An alternate universe/earth where mythological creature are real.
A congenital condition in which the words that people use to describe you appear in print on your arms and legs.
A Dream Shop in which dreams are bought and sold and made alive.
A summer camp where paranormal talents are the norm.
A wrinkled mountain village where “stories have a way of coming true.”
A world of paintings lives “behind the canvas”.
A library where books involving supernatural elements are “finished” as they are lived out in the real world.

Kids with father issues
Not as many mother issues in 2016, although they do show up in one or two books.
The Luck Uglies: Rise of the Ragged Clover by Paul Durham. Rye must decide whether to follow in her outlaw father’s footsteps or not.
My Diary From the Edge of the World. A hapless and neglectful father leads his family to the edge of the world.
Waiting for Augusta by Jessica Lawson. Benjamin Hogan Putter talks to his dead father and tries to carry out his dad’s dying wishes.
Time Stoppers by Carrie Jones. Jamie’s father is an evil troll, and Annie doesn’t have a father.
The Remarkable Journey of Charlie Price by Jennifer Maschari. Charlie’s father has “checked out” since his mother died.
The League of Beastly Dreadfuls: The Dastardly Deed by Holly Grant. Anastasia’s father is missing, and only she can find him.
Furthermore by Teherah Mafi. Alice feels rejected by her mother and abandoned by her father.
Baker’s Magic by Diane Zahler. Bee starts with no parents and ends up with two fathers, or at least two father figures.
Edge of Extinction: The Ark Plan by Laura Martin. Sky’s father fled the North Compound five years ago when she was only seven years old, but Sky is determined to find out why and what happened to him.
This Is Not A Werewolf Story by Sandra Evans. Raul feels deserted by his father, who is grieving over the loss of Raul’s mother.
Secret Keepers by Trenton Lee Stewart. Rueben is fatherless.
The Evil Wizard Smallbone by Delia Sherman.
Time-Traveling with a Hamster by Ross Welford. Al can’t accept his father’s death.
Red Moon Rising by K.A. Holt. Rae can’t relate to her father and becomes bonded instead to her captors, an alien race called The Cheese.

Death and Dying
My Diary From the Edge of the World by Jodi Lynn Anderson. The Dark Cloud of Death is coming to get someone in Gracie’s family.
Waiting for Augusta by Jessica Lawson. Ben’s dad is dead, but dad’s ashes are speaking to Ben from beyond the grave.
The Wrinkled Crown by Anne Nesbet. Linny’s best friend, Sayra, is dying, and Linny must find a medicine that will cure her.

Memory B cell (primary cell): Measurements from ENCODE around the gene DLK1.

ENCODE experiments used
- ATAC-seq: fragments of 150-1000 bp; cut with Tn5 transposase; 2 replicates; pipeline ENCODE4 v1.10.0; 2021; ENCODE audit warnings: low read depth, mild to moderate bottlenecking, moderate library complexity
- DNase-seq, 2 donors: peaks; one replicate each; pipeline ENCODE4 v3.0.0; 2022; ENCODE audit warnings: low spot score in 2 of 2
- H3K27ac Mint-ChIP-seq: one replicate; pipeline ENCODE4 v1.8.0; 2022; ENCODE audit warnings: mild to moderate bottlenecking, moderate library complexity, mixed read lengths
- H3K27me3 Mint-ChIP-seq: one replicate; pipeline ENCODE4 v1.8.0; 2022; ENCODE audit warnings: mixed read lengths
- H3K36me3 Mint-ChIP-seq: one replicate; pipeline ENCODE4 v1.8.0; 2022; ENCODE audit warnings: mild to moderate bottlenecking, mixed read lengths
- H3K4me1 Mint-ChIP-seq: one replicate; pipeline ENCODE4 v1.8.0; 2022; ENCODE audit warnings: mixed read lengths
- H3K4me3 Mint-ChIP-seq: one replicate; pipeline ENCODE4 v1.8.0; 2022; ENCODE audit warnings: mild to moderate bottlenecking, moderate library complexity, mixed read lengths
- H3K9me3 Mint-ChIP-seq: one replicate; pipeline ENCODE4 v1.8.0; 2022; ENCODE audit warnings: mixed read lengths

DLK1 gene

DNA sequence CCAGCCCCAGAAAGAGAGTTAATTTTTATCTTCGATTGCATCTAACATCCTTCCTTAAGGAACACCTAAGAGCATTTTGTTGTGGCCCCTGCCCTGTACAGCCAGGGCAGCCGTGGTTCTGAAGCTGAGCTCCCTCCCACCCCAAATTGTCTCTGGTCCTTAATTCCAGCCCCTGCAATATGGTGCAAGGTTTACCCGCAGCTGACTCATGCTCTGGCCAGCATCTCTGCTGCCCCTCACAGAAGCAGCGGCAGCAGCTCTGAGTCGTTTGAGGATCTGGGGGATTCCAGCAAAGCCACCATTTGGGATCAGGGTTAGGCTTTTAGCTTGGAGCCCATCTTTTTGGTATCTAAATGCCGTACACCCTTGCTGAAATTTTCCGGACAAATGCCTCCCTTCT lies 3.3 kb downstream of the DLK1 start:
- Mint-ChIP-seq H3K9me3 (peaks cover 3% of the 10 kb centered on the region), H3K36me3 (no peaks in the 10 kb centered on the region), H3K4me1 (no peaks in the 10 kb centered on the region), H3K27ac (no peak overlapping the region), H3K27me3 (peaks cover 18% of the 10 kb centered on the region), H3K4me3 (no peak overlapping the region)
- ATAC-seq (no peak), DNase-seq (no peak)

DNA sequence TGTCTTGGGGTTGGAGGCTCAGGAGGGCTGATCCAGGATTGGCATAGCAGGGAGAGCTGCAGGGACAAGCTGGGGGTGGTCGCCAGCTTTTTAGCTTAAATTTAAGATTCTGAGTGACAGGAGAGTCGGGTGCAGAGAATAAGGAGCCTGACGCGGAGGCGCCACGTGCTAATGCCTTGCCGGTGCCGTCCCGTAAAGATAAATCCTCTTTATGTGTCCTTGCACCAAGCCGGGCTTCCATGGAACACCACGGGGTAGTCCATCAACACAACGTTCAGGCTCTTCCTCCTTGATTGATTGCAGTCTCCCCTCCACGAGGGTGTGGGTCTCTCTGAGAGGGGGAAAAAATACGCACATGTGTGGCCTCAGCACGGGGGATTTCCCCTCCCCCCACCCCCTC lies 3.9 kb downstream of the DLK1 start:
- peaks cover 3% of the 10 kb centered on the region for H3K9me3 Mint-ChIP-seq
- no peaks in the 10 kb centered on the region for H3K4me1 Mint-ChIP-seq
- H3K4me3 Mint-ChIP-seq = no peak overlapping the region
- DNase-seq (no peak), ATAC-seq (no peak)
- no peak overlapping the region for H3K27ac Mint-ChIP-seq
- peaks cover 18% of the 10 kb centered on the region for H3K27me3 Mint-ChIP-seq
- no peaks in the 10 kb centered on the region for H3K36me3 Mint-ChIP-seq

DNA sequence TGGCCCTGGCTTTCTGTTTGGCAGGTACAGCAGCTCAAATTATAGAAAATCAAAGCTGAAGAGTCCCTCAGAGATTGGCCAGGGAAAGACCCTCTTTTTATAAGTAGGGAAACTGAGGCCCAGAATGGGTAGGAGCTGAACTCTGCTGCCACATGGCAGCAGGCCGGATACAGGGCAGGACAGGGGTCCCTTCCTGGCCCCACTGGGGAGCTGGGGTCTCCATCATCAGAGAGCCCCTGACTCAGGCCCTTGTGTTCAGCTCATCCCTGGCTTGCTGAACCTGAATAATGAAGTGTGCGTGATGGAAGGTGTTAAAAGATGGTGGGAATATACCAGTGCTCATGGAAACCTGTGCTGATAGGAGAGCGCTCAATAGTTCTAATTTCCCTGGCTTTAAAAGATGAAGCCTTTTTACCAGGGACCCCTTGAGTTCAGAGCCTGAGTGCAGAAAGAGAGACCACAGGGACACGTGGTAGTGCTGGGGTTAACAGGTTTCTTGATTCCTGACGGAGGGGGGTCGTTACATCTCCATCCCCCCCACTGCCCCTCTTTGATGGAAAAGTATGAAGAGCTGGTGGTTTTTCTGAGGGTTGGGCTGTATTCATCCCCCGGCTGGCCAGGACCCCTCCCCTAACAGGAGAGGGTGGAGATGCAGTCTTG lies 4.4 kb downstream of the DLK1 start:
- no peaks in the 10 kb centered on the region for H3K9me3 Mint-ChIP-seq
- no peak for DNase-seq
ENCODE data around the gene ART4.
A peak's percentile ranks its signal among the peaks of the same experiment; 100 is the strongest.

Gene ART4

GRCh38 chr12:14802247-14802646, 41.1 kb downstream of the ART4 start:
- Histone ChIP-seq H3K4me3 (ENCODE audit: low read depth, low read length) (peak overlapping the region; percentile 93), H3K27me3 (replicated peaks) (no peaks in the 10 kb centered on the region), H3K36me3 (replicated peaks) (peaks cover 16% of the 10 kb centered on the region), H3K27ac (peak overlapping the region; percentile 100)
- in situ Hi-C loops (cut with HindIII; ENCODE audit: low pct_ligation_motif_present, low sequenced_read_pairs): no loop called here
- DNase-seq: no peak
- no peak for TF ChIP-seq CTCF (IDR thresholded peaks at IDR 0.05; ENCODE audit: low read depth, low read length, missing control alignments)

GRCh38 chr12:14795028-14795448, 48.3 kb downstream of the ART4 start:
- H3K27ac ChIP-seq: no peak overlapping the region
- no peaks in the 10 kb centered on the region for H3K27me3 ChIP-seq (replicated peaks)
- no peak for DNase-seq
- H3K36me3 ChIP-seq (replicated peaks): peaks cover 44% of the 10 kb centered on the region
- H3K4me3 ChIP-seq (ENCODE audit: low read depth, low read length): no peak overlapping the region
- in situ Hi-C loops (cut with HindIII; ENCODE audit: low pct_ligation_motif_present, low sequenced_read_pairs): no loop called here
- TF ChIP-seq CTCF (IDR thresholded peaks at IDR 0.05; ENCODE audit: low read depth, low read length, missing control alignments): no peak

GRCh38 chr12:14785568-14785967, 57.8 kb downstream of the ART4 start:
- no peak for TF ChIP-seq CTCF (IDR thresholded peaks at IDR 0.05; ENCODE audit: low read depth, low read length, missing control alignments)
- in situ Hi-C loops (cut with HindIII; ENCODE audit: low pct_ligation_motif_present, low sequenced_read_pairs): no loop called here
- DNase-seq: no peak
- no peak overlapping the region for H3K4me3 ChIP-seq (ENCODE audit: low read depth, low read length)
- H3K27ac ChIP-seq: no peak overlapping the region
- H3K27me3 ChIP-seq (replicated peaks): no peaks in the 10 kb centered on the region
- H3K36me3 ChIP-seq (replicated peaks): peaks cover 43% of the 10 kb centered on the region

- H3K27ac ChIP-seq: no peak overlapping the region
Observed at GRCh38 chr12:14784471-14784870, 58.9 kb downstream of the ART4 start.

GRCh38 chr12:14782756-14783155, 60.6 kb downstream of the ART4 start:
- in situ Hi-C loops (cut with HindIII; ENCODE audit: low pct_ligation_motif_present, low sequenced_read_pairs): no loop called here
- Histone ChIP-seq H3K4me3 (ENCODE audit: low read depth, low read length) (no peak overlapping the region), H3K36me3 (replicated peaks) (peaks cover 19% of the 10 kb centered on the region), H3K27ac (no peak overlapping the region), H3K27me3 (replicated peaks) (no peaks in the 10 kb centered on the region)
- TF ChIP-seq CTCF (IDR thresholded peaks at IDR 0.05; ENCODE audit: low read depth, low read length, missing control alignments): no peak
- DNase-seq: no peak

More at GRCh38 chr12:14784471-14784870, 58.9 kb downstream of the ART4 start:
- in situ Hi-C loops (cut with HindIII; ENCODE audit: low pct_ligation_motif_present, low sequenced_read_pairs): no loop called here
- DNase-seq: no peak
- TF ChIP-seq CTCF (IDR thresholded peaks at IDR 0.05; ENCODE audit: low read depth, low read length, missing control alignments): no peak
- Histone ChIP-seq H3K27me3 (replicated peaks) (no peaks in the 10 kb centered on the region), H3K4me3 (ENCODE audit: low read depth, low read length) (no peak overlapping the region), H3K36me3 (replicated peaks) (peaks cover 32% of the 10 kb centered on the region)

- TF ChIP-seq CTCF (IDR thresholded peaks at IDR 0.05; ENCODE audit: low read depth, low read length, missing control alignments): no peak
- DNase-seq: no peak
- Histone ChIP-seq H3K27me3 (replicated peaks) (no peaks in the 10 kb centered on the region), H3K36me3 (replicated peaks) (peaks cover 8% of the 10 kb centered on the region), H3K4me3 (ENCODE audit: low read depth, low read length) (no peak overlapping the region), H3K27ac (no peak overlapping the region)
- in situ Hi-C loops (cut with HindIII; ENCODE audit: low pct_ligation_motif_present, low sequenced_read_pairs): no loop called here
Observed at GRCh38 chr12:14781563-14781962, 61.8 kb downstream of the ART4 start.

The Remarkable Journey of Charlie Price by Jennifer Maschari. Charlie and his little sister Imogen find a parallel world where their deceased and much-missed mom is still alive.
The Nine Lives of Jacob Tibbs by Cylin Busby. Ship’s cat Jacob Tibbs loses his mother in a storm, and other lives hang in the balance when mutineers try to take over the ship.
Key to Extraordinary by Natalie Lloyd. Emma lives next to a graveyard and gives guided tours of said cemetery. She also talks to ghosts and misses her recently deceased mother with a feeling she calls The Big Empty.
Time-Traveling with a Hamster by Ross Welford. Al can’t accept his father’s death.
The First Last Day by Dorian Cirrone. Haleigh wants to keep her friend Kevin’s grandmother from dying by going back in time.
Red by Liesl Shurtliff. Red will do almost anything to find the secret of eternal life for her granny.
School of the Dead by Avi.

Science and logic versus stories and magic
Sophie Quire and the Last Storyguard by Jonathan Auxier.
The Wrinkled Crown by Anne Nesbet. People on the wrinkled, magic side of the river are in an ongoing conflict with those who live on the plain, scientific side.
Curse of the Boggin: The Library, Book 1 by D.J. MacHale. Marcus and his nerdy friend Theo argue over whether supernatural events are real or can be be explained scientifically.

Ethnic Diversity
Unidentified Suburban Object by Mike Jung. Chloe Cho is tired of being the only Asian kid in town, but things are about to get a lot worse when she finds out the secret that her parents have been keeping about her family’s true heritage.
Curse of the Boggin: The Library, Book 1 by D.J. MacHale. Marcus and his two best friends, Annabella Lu, Chinese American, and Theo McLean, African American, work together to solve supernatural mysteries and lay ghosts to rest.
Simon Thorn and the Wolf’s Den by Aimee Carter. I think the different animal kingdoms in this one are supposed to mirror human diversity, with “mixed heritage” characters.
The Mighty Odds by Amy Ignatow. A group of ethnically diverse middle schoolers gain individual and oddly specific superpowers.
Time-Traveling with a Hamster by Ross Welford. An ethnic Indian/British (Punjabi) setting and characters in Newcastle-upon-Tyne, England.
The Inquisitor’s Tale by Adam Gidwitz. Jeanne, a peasant girl who has visions, William, an oblate who is half-Saracen (African) and half French, and Jacob, a Jewish boy with a gift for healing travel across France in the thirteenth century on a quest.
Rebellion of Thieves by Kekla Magoon.

Magical Child with Hidden Talents, Destined to Save the World
The Harry Potter theme.
The League of Beastly Dreadfuls: The Dastardly Deed by Holly Grant. Anastasia, recently freed from captivity in St. Agony’s Asylum, is half-morph and all-princess. Can she find the Silver Hammer which will help to free her grandfather Nicodemus who can in turn find her father, Fred McCrumpet Merrymoon?